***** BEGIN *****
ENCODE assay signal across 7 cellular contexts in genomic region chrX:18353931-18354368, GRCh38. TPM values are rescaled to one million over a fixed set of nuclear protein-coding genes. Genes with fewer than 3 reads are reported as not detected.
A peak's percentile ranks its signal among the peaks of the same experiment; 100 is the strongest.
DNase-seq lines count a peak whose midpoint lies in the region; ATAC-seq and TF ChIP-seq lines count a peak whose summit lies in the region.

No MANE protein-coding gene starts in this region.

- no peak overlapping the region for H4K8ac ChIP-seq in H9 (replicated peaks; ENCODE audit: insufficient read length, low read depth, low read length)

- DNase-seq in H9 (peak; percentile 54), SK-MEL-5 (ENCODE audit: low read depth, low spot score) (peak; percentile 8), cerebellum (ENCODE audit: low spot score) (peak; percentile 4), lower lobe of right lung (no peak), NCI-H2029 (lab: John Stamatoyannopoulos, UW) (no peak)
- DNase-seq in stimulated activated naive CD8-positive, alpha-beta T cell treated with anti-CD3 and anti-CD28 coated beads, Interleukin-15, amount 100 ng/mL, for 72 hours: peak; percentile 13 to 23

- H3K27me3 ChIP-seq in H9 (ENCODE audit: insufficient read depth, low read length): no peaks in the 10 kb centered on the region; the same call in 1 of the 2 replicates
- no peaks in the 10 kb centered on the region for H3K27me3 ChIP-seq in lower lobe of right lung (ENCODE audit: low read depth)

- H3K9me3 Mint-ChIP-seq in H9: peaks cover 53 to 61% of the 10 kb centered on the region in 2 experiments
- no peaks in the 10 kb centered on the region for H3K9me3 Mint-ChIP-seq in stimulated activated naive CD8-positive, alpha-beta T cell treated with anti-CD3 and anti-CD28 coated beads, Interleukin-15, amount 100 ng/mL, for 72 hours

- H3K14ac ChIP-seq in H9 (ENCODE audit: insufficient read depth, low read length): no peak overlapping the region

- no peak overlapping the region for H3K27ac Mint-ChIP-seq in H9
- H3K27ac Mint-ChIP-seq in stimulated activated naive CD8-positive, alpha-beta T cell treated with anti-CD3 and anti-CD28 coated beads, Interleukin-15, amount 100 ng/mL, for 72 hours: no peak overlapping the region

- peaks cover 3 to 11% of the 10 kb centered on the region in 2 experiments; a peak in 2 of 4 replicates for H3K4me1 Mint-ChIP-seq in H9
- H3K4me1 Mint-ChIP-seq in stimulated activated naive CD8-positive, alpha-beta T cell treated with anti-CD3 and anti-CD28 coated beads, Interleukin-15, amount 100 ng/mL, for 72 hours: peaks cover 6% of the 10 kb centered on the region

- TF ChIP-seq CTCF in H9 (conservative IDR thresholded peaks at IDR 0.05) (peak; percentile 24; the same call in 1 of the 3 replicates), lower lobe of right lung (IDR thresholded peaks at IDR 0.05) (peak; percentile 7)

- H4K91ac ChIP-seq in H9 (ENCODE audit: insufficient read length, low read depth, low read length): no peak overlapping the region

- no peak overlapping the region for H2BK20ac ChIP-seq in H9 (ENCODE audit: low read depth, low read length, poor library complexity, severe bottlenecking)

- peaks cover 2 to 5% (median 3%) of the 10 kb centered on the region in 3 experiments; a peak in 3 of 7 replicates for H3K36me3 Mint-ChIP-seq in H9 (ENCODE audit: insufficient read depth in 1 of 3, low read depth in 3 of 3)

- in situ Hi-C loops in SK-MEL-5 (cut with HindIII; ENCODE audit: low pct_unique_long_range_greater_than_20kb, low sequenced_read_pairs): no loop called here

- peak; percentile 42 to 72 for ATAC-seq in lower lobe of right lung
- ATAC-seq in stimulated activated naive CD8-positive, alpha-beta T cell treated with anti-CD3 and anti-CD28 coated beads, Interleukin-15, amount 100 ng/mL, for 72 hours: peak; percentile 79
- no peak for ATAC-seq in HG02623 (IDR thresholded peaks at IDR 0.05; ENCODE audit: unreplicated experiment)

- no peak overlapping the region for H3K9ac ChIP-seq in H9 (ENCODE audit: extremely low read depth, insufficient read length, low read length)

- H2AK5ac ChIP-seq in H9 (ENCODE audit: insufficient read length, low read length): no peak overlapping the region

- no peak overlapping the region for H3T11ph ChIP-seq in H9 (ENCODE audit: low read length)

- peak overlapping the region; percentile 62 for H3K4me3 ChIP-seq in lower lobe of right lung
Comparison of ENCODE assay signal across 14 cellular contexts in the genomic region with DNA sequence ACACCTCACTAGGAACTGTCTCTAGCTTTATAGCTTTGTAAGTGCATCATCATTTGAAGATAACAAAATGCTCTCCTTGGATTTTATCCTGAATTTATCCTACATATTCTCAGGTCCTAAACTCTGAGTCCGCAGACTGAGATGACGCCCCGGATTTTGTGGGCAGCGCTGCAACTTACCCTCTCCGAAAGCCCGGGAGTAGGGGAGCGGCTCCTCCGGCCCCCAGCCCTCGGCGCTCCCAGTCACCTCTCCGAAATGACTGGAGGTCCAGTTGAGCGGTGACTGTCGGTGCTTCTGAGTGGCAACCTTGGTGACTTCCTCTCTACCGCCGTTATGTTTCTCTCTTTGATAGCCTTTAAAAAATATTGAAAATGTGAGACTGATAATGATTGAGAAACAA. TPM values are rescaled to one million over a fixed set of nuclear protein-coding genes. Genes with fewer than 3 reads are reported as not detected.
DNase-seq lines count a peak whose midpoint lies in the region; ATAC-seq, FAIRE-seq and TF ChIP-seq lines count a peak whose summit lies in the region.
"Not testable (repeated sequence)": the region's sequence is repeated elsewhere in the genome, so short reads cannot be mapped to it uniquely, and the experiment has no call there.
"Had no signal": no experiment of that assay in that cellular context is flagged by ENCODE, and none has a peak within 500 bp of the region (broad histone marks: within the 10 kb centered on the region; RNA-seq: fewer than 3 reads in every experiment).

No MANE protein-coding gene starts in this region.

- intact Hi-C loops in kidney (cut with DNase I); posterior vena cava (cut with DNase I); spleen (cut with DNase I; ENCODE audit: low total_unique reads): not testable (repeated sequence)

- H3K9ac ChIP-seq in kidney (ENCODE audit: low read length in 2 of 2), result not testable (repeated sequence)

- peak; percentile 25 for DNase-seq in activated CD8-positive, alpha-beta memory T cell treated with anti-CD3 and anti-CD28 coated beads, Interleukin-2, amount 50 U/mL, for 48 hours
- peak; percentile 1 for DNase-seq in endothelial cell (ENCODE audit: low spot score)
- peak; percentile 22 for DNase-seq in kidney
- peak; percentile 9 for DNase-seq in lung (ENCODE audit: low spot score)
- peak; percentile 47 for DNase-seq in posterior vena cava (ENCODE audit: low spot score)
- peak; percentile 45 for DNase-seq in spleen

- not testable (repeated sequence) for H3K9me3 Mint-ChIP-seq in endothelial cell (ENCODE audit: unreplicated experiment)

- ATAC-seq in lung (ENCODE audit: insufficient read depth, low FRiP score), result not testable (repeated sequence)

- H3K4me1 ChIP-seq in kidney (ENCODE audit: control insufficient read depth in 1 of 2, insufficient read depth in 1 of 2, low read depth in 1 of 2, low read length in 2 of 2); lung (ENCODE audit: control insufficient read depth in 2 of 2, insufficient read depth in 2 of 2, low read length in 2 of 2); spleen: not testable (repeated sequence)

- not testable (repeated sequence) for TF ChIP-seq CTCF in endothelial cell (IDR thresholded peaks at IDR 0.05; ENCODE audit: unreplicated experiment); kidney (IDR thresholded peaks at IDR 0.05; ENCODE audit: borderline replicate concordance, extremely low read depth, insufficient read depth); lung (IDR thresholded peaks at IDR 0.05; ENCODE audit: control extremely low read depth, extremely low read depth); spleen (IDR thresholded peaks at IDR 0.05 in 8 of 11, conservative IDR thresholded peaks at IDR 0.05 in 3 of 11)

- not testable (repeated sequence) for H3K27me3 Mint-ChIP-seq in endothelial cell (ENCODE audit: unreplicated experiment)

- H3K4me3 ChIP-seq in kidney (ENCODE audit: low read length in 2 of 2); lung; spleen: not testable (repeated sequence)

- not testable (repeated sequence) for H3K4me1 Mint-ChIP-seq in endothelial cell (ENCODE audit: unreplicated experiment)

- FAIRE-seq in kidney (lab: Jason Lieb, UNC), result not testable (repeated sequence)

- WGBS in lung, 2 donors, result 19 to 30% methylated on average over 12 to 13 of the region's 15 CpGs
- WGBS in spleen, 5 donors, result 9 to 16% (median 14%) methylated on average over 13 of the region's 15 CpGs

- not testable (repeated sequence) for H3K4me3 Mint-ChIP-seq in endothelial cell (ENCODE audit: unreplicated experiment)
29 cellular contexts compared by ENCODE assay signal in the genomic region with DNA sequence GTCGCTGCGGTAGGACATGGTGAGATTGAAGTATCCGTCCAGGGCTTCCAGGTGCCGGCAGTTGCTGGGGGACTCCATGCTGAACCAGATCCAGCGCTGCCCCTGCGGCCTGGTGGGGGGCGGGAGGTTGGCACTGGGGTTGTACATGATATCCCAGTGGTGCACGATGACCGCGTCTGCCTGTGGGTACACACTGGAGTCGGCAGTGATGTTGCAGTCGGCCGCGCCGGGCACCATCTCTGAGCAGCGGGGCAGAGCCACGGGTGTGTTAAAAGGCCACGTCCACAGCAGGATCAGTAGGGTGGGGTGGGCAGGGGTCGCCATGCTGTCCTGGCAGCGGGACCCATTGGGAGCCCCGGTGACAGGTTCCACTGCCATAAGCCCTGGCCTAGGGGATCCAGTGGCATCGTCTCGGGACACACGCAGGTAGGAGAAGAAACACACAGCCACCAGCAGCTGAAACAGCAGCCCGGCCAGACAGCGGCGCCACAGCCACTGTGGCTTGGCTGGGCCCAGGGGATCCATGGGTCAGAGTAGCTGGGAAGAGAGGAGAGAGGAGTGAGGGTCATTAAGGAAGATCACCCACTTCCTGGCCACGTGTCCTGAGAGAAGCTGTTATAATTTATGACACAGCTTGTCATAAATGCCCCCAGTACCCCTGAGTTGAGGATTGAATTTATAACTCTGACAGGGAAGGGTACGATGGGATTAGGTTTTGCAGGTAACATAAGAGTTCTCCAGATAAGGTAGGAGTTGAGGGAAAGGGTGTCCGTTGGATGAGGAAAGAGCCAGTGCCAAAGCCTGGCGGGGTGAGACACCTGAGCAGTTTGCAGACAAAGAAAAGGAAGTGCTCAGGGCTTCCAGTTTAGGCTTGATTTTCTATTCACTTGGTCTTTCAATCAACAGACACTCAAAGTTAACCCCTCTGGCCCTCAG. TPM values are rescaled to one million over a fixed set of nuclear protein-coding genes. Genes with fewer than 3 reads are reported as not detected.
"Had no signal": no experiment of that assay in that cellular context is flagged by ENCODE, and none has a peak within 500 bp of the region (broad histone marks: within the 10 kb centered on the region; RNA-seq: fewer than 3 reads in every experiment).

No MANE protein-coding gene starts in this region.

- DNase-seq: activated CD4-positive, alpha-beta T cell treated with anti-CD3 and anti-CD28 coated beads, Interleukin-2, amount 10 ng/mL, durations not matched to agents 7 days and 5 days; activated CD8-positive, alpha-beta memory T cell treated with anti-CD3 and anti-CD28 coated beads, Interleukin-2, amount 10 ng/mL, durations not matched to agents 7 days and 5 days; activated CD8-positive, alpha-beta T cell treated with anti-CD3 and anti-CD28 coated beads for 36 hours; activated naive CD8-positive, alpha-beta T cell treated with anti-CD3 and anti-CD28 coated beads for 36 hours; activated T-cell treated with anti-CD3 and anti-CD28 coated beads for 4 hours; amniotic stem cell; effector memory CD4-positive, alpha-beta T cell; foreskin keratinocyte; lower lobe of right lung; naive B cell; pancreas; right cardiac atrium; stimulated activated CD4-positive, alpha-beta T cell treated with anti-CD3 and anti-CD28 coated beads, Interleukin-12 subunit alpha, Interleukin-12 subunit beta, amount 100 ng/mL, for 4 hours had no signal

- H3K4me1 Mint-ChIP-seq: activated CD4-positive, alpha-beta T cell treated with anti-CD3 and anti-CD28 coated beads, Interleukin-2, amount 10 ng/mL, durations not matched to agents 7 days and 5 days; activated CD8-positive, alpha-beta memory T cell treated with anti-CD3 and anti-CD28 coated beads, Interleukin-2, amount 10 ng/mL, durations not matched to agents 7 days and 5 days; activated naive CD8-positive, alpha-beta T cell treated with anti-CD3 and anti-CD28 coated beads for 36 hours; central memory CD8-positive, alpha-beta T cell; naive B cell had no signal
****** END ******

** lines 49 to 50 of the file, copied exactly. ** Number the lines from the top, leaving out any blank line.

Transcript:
- FAIRE-seq in kidney (lab: Jason Lieb, UNC), result not testable (repeated sequence)

- WGBS in lung, 2 donors, result 19 to 30% methylated on average over 12 to 13 of the region's 15 CpGs